Similar to CenCOOS, the Alaska Ocean Observing System quality controlled, standardized, and shared data collected by the Alaska Marine Biodiversity Observation Network. Original data were made accessible via DataONE, and standardized data were archived at NCEI and then shared with OBIS and GBIF. Data were also made accessible via the MBON Portal. AMBON has shared data sets on fish (Mueter et al., 2019), benthic epifauna (Iken and Canino, 2020, 2021), marine birds (Kuletz et al., 2020), and mammals (Stafford et al., 2020; see supplementary materials for data sets referenced in this sentence). A benthic epifauna data set that was shared to OBIS on March 21, 2021, already had 550 unique downloads from OBIS by May 14, 2021.

The Santa Barbara Coastal Long Term Ecological Research program (SBC LTER) offers another example of the MBON processing workflow. Data collected for the SBC LTER Kelp Forest Reef Fish Abundance program (see SBC MBON and Reed, 2018, in supplementary materials) were standardized using Darwin Core and made available to OBIS and GBIF. These data had been downloaded almost 4,000 times by the time of this writing (May 14, 2021). Peer-reviewed publications using these data showcase the power of sharing with such a strategy of standardization (e.g., Hastings et al., 2020; Lin et al., 2021).

Figure 2 illustrates the generalized data flow being carried out successfully by MBON, but there is still work to be done. Data sets from the demonstration MBON projects are still at different stages in the generalized data flow process (Figure 3) and need concerted effort to ensure they move through each step and meet the FAIR requirements. This work is vital to understanding the state of our ocean at national, regional, and global scales.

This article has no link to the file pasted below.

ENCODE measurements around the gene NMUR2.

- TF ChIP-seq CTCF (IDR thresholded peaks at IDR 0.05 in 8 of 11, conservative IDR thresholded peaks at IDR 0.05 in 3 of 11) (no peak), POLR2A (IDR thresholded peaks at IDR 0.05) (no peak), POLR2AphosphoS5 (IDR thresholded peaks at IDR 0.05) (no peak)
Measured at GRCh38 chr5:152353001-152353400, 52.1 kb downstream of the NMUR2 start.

Figure 2. Starting from the left of the diagram above, raw data of different types are cleaned, standardized, hosted, and made into data products for end users. On the right are data-driven products designed to address specific user stories from MBON end users. The Global Explorer was developed to display a global map of biodiversity status indicators for each regional Exclusive Economic Zone. The Climate and Forecast standard (https://cfconventions.org/) is most often used with physical oceanographic data and the Network Common Data Form (NetCDF) format. OBIS = Ocean Biodiversity Information System. IOOS = Integrated Ocean Observing System. > High res figure


Figure 3. Four different data servers and the number of MBON data sets on each server. At each server, the data sets are currently at different stages along the generalized data flow process pipeline, with differing levels of maturity. NCEI = National Centers for Environmental Information. OBIS = Ocean Biodiversity Information System. GBIF = Global Biodiversity Information Facility. > High res figure


A major challenge for the marine biological community is to develop a processing workflow for each of the GOOS Bio-Eco Essential Ocean Variables (variables identified by GOOS Expert Panels as being critical for understanding the ocean environment). MBON is facilitating communication within the marine biological observing community to adopt the data processing strategy outlined above, and the efforts of MBON can be seen in all the new and legacy data sets that are helping to inform about Essential Ocean Variables (EOVs; Figure 4). As more data are standardized and made accessible through integrated data resources like OBIS, updated analyses can be conducted and refined. Continuous integration of new data means that analyses can be replicated and improved, creating faster flows of data into knowledge processes.